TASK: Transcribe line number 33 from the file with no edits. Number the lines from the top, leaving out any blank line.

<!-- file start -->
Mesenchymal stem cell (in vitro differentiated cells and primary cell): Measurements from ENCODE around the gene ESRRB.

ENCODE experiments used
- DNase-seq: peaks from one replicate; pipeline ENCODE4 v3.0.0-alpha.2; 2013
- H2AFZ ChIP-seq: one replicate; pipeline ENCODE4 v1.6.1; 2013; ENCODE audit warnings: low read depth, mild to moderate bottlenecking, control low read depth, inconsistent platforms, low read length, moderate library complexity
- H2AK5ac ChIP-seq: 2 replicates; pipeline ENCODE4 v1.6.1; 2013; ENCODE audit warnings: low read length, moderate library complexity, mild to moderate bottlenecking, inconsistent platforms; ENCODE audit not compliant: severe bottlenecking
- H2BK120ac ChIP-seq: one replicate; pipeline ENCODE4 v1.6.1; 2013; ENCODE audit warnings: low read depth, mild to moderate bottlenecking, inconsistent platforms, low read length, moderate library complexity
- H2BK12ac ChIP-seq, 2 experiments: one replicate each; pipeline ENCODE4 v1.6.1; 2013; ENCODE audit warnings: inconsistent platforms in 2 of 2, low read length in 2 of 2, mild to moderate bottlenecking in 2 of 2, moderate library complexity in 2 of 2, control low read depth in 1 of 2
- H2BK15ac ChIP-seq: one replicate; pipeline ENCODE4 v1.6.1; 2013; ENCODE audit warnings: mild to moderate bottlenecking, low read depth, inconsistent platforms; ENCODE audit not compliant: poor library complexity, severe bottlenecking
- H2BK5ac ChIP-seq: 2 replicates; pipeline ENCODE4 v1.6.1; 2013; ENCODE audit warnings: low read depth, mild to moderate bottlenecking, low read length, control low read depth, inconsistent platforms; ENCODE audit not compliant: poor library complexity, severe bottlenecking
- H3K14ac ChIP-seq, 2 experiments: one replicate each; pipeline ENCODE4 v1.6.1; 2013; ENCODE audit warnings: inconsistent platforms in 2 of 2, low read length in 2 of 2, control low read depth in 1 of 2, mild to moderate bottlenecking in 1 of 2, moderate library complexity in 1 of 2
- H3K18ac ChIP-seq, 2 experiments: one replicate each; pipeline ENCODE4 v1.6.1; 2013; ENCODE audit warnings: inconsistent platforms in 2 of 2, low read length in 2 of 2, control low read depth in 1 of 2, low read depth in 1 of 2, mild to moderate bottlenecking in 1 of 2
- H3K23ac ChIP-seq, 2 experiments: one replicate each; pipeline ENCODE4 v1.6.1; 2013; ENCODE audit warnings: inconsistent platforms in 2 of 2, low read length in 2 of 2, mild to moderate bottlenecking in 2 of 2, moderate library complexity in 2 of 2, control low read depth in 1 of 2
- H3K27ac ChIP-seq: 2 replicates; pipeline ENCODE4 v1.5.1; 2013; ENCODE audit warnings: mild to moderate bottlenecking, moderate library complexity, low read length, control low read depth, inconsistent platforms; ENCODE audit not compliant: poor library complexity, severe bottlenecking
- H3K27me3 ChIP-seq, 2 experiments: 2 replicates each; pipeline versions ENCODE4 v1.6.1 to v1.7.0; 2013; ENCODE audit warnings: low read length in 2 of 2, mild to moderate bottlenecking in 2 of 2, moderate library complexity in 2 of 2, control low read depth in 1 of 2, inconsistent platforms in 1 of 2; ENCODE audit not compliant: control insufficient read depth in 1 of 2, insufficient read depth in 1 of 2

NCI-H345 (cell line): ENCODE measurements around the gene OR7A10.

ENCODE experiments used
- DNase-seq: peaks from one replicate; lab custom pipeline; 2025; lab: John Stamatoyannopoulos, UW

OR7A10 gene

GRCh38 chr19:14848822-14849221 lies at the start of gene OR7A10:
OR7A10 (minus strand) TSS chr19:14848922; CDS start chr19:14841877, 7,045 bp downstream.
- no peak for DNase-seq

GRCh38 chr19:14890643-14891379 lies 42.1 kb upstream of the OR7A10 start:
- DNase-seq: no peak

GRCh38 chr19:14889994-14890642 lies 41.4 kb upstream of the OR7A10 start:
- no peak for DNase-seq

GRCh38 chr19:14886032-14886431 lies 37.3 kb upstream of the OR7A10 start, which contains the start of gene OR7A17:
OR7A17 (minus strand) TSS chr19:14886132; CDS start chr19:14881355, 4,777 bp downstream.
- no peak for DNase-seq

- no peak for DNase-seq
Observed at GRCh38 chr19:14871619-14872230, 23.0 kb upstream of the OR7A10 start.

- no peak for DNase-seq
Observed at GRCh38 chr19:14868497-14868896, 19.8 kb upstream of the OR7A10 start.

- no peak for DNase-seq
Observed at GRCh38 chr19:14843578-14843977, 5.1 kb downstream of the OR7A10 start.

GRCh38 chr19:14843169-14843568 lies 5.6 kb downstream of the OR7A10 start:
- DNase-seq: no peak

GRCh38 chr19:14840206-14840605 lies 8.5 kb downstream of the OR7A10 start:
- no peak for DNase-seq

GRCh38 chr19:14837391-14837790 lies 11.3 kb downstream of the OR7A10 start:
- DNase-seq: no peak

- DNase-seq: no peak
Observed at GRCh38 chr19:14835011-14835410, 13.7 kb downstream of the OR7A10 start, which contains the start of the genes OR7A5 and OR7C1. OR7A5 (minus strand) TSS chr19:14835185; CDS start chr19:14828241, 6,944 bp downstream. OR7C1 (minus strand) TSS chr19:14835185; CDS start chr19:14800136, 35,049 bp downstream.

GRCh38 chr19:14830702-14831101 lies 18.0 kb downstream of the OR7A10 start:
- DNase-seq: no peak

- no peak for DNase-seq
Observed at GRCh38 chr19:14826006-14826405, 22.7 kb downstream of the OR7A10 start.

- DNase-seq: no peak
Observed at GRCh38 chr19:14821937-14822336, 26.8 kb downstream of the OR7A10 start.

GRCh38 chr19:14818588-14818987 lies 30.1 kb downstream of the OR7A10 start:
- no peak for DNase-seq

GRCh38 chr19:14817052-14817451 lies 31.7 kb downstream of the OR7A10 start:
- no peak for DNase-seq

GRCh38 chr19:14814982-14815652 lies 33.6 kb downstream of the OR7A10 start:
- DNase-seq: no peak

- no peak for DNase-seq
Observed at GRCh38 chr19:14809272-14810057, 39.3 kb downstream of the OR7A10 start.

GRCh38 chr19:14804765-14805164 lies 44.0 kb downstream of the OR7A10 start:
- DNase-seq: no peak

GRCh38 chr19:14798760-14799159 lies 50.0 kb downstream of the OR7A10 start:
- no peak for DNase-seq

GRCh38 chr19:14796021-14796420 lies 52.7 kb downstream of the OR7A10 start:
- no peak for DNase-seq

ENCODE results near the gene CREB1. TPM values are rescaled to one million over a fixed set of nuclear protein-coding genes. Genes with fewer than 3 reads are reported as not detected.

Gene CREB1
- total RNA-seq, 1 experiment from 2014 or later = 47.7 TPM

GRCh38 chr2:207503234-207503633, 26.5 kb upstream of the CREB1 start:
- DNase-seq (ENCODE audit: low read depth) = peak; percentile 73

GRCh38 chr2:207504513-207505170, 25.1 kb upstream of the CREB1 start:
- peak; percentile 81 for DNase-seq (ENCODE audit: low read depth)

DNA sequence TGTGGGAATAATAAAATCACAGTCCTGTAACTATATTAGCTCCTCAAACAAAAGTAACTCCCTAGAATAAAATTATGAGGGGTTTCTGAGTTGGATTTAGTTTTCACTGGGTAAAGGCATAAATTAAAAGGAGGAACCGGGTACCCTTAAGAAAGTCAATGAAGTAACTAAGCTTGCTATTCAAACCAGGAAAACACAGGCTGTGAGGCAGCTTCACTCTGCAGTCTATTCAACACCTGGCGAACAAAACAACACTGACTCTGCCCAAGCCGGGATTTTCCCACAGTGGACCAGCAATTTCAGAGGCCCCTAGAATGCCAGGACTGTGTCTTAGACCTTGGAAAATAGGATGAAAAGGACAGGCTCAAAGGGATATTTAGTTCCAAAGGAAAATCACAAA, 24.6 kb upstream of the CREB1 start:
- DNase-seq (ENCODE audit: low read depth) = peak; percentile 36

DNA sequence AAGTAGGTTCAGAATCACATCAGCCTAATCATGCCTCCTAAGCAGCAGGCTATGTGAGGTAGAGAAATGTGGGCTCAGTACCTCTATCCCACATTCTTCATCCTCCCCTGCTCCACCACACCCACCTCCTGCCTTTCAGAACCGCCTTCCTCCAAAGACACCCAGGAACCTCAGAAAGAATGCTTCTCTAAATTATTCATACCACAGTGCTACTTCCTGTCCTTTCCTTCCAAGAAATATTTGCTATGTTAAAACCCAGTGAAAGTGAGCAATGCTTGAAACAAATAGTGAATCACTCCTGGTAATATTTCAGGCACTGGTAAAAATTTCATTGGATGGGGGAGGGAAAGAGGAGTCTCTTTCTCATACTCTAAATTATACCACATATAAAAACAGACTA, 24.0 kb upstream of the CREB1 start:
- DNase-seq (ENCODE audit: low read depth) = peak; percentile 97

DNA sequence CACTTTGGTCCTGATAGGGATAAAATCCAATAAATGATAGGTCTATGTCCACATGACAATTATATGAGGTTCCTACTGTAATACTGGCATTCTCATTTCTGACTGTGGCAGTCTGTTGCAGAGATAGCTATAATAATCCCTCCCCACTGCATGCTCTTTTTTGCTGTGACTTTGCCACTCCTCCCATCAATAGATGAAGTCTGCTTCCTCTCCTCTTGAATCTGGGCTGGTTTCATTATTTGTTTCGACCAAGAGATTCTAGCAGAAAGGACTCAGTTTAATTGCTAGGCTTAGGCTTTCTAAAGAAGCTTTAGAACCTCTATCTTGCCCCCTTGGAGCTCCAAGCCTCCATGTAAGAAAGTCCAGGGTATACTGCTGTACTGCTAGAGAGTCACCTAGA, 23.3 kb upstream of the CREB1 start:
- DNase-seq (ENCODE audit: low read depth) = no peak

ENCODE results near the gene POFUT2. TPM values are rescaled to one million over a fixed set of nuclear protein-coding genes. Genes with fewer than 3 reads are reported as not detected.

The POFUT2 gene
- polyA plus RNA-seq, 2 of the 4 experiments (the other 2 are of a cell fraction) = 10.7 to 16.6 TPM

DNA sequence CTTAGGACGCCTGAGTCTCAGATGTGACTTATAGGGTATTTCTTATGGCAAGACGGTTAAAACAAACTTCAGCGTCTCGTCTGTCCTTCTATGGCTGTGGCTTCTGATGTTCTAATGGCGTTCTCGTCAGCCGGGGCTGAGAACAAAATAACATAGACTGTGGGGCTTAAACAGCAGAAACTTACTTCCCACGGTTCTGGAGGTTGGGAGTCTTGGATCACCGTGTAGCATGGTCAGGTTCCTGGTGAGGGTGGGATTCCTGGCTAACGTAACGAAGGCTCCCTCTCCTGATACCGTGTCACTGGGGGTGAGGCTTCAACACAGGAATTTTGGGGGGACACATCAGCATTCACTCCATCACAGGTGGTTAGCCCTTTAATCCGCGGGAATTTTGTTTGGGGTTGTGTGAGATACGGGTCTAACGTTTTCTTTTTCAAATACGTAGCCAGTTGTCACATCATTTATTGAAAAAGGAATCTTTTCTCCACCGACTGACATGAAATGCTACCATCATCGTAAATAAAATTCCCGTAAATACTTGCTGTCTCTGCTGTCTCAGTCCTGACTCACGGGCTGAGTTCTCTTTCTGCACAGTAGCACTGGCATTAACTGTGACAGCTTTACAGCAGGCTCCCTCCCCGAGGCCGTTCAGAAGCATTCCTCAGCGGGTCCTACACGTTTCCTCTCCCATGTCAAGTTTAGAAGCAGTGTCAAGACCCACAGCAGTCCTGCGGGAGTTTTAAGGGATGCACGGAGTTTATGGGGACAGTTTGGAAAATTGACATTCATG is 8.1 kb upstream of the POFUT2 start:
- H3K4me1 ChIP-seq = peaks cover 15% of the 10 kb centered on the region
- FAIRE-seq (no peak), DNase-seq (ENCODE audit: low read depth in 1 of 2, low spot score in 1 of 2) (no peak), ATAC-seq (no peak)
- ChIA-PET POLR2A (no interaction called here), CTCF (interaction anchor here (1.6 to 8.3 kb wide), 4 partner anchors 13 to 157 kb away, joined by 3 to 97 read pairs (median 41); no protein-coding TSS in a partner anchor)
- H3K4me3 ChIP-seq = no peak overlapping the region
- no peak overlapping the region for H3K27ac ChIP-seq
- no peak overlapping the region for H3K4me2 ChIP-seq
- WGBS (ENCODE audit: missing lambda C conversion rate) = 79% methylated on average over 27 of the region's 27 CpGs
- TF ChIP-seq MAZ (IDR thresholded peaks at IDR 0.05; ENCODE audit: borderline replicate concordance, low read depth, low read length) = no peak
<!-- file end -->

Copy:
- no peak for DNase-seq